This anonymous interview is with an academic librarian who has been a hiring manager and a member of a hiring or search committee. This person hires the following types of LIS professionals:
Cataloguers, library assistants, assistant librarians, archivists
This librarian works at a library with 0-10 staff members in a city/town in the UK.
Do library schools teach candidates the job skills you are looking for in potential hires?
√ Other: Some, but most of those could be learnt on the job
Should library students focus on learning theory or gaining practical skills? (Where 1 means Theory, 5 means practice, and 3 means both equally)
What coursework do you think all (or most) MLS/MLIS holders should take, regardless of focus?
√ Project Management
√ Library Management
√ Collection Management
√ Web Design/Usability
√ Research Methods
√ Soft Skills (e.g. Communication, Interpersonal Relations)
When deciding who to hire out of a pool of candidates, do you value skills gained through coursework and skills gained through practice differently?
√ No preference–as long as they have the skill, I don’t care how they got it
Which skills (or types of skills) do you expect a new hire to learn on the job (as opposed to at library school)?
The specific LMS, local cataloguing rules, customer service and how to write emails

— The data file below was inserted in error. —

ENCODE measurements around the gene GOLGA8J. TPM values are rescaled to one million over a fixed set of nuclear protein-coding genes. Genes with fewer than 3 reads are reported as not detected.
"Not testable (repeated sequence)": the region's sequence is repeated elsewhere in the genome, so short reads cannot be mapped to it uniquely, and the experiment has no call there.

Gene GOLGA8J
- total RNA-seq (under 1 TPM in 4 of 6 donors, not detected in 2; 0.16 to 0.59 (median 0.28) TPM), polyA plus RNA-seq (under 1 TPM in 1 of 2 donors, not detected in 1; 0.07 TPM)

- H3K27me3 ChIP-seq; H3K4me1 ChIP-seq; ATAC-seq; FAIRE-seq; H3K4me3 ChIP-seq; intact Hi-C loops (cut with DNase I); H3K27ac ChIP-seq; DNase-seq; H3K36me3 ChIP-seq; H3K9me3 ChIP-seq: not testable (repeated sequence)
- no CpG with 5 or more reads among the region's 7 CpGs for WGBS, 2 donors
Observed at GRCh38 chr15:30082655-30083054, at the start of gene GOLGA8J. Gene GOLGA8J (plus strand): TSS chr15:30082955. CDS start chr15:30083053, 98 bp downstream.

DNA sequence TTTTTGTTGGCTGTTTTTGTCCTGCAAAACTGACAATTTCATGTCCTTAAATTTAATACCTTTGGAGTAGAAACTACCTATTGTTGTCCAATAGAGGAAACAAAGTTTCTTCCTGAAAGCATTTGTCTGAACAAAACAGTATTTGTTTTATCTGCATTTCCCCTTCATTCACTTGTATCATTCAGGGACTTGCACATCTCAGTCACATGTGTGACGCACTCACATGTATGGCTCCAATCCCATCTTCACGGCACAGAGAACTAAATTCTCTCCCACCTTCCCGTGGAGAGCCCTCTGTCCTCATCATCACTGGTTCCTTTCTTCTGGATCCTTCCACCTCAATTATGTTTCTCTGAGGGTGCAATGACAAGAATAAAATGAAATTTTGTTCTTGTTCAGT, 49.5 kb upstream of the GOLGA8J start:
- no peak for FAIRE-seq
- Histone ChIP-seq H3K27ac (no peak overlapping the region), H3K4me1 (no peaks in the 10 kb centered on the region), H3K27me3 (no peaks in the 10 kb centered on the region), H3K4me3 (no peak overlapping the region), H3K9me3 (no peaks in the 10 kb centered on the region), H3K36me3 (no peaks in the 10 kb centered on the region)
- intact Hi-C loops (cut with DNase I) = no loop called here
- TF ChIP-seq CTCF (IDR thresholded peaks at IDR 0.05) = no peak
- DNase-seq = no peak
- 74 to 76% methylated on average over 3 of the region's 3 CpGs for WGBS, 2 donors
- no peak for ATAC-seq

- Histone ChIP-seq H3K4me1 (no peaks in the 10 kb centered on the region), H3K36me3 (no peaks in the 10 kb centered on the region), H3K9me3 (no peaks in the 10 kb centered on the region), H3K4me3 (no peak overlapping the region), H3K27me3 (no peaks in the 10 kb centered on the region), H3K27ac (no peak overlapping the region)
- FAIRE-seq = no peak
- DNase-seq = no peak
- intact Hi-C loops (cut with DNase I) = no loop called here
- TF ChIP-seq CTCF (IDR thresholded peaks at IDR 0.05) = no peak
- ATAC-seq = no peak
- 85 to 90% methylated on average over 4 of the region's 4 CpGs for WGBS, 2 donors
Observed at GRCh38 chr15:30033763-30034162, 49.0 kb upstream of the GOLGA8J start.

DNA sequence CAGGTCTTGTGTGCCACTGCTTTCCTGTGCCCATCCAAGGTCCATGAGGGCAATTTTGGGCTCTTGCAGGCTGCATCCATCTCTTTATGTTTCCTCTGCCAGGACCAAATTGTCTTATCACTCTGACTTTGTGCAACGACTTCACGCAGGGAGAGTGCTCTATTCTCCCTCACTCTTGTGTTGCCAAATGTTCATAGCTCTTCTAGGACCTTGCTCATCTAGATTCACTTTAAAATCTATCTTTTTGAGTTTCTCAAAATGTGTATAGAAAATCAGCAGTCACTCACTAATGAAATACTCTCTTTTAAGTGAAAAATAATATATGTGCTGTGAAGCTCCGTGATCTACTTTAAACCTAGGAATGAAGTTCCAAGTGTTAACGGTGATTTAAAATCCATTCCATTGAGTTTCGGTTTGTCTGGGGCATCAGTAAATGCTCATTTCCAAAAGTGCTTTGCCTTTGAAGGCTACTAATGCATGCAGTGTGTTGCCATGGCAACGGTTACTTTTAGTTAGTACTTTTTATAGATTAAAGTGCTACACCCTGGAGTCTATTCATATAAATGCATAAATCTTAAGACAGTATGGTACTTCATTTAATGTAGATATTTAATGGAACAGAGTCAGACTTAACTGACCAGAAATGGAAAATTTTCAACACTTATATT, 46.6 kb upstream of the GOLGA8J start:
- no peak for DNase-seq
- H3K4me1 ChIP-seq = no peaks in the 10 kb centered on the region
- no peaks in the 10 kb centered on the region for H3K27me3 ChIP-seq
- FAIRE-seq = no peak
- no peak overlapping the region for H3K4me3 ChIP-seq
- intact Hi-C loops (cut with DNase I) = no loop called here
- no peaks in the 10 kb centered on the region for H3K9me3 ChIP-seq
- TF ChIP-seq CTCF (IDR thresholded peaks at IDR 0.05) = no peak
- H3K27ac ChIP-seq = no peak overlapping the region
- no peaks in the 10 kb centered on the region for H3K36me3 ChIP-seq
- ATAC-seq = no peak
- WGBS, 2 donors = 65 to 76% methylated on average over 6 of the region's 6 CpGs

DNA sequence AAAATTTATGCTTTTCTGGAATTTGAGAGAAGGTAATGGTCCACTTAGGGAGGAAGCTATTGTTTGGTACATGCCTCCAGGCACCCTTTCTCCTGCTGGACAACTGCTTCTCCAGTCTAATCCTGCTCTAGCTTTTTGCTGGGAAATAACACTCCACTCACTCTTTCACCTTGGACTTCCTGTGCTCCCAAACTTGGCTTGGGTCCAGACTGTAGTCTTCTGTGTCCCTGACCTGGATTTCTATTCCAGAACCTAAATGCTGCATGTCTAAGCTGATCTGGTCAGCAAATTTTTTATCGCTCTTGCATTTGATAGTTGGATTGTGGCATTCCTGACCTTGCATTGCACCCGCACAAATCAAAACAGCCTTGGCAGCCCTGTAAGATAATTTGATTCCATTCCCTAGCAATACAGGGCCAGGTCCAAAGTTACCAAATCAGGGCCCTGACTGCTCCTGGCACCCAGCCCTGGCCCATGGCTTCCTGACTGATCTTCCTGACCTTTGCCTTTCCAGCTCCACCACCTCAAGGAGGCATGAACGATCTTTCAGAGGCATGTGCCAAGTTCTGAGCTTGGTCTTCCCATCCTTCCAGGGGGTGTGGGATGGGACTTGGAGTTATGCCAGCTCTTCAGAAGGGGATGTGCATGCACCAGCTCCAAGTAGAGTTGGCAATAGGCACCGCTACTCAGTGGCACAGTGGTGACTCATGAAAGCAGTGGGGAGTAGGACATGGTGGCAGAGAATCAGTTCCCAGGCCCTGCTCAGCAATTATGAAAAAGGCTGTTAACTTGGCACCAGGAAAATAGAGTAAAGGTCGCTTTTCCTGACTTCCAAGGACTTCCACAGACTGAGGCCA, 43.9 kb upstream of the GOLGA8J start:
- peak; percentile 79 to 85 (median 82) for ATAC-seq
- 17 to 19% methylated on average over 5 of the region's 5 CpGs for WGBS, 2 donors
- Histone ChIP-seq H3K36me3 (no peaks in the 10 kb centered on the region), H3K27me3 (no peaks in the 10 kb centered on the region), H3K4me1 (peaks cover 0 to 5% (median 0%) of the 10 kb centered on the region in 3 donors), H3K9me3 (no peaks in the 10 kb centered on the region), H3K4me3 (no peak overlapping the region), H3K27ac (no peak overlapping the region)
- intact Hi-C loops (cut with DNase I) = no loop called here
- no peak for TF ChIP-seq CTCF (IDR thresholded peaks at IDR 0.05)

Which of the following experiences should library students have upon graduating?
√ Library work experience
What advice do you have for students who want to make the most of their time in library school?
Relate as much as you can to real world experience, and if you can get work in a library, even shelving, do it.
Do you have any other comments, for library schools or students, or about the survey?
I see library school as a shortcut to a much better paid job, and a way to ensure a smooth progression up the career ladder if wanted. It is also a shortcut for recruiters if they have a lot of applications – though if you have all the skills except the certificate you might still get an interview.
This survey was coauthored by Brianna Marshallfrom Hack Library School. Interested in progressive blogging, by, for, and about library students? Check it out!
Special Note: From December 6, 2013 to October 24, 2014, the ALA will accept comments on the Draft revised Standards for Accreditation of Master’s Programs in Library and Information Studies. More information about the process of changing these standards is here. If you have opinions about what people should be learning in library school, here’s a way that you can influence change.
Do you hire librarians? Tell us, “What Should Potential Hires Learn in Library School?”: http://tinyurl.com/hiringlibschoolsurvey